With U.S. home prices jumping 12.1 percent from April 2012 to April 2013, it looks, at least on the surface, like the housing market is continuing to rebound from the dismal lows of the subprime bust and Great Recession.
April's tally was the largest increase in seven years, and states hardest hit by the housing crash saw some of the biggest gains. Nevada saw home prices increase by 24.6 percent; in California, that number was 19.4 percent.
The problem, writes Nathaniel Popper in The New York Times, is that many homes aren't being bought by families recovering from the Great Recession. Instead, Wall Street — the very collection of banks that helped create the bust by encouraging risky mortgages — is snapping up houses.
That means the recovery numbers might not be as encouraging as they seem.
"The growth is being propelled by institutional money," Suzanne Mistretta, an analyst at Fitch Ratings, told The New York Times. "The question is how much the change in prices really reflects market demand, rather than one-off market shifts that may not be around in a couple years."
Companies like the Blackstone Group, which has bought 26,000 homes in nine states, are investing billions in real estate in places like California, Florida, and Nevada. The firms have become temporary landlords, renting out the homes until it seems profitable enough to sell them.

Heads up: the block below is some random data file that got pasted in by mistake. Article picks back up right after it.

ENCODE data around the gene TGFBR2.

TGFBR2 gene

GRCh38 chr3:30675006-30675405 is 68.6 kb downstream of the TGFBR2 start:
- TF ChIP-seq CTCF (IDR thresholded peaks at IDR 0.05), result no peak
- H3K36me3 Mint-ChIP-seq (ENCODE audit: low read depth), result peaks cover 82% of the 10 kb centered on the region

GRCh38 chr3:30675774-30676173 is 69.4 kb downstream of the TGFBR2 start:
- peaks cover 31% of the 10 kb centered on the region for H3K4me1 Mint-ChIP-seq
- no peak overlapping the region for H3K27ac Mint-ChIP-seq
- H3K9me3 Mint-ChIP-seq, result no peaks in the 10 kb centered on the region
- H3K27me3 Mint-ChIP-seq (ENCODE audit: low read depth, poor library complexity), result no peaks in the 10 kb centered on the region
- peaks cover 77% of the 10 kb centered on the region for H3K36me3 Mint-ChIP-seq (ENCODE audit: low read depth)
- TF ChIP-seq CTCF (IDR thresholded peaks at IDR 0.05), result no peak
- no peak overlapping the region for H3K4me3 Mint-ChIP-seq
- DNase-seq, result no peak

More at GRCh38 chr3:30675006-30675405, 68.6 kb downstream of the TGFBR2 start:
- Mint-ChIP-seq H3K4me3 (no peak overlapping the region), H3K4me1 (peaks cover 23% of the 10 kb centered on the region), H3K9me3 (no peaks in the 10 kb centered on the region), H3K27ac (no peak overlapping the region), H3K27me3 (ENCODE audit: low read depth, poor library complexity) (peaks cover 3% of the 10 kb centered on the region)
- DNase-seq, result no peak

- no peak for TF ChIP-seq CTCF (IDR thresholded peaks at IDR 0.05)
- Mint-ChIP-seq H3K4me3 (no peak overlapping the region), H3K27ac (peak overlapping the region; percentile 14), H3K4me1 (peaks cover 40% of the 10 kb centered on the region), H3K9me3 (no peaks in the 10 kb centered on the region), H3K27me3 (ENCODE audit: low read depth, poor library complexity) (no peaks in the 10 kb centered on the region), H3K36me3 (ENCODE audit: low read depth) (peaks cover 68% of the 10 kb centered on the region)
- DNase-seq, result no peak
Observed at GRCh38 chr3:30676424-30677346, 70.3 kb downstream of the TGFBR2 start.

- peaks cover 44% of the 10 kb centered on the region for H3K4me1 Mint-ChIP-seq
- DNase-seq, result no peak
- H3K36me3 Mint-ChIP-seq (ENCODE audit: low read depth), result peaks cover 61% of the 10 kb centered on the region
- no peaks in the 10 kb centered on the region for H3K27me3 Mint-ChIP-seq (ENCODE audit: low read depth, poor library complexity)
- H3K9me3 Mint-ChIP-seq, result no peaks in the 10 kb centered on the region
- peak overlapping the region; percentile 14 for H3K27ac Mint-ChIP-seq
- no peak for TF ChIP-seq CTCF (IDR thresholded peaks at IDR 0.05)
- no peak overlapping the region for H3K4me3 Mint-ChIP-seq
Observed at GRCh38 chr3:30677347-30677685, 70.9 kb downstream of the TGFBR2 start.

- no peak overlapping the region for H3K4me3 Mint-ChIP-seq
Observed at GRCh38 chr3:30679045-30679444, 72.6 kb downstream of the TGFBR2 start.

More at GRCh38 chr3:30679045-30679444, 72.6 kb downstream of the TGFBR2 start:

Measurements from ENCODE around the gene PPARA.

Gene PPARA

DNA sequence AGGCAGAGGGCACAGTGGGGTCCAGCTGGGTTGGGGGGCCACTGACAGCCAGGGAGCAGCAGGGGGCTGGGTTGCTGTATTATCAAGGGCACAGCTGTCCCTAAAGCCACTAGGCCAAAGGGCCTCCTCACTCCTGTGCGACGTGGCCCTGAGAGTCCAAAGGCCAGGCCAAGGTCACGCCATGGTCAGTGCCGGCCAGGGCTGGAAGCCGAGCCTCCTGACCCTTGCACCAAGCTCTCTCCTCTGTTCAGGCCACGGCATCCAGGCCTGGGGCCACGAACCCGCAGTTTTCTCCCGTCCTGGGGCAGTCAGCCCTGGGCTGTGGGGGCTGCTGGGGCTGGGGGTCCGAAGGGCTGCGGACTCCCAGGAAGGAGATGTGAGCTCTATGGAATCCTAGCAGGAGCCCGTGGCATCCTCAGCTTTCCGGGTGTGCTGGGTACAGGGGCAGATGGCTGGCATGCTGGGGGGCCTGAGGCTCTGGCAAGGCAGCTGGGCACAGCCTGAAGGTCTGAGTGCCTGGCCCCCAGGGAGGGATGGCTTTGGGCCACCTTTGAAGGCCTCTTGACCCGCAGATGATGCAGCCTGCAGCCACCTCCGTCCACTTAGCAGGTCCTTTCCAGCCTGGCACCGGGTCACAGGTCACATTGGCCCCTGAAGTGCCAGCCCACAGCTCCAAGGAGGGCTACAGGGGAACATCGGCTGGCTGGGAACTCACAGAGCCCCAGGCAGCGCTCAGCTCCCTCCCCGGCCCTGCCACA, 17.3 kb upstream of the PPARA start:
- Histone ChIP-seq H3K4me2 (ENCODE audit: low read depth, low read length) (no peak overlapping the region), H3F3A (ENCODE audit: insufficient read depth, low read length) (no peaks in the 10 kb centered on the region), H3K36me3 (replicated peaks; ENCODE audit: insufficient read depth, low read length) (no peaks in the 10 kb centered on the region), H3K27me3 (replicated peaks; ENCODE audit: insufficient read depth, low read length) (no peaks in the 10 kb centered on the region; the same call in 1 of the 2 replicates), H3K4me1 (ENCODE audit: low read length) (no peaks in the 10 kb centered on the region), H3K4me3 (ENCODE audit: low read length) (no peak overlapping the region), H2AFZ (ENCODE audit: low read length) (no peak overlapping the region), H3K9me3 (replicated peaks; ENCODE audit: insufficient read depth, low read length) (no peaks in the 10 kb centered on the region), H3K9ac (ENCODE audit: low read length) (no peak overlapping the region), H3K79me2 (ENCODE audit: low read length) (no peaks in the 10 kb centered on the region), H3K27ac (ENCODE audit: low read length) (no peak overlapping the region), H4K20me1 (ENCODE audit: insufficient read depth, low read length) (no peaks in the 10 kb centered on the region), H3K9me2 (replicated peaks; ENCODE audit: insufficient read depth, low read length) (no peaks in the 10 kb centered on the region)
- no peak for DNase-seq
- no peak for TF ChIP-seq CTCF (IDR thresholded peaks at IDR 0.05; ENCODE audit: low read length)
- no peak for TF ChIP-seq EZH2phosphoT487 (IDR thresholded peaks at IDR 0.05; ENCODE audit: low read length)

On the plus side, damaged homes that normally would have gone unsold are being bought. And some analysts say that banks' large-scale investments could help lead to a more thorough recovery.
But that may be little consolation to individual home buyers.
Take Charlotte Dewaele. At six months pregnant, she's eager to find a house in California. The problem? She keeps getting outbid.
"We're getting beat out by people with cash, by investors, and by people putting in offers that are just so much higher," Dewaele, who has bid on 15 homes, told CBS News. "It's very frustrating."
Another issue: In many markets, home prices are growing faster than the local economies. That could be a problem, Mistretta told The New York Times, because the recovery could falter if big investment firms decide to cash out.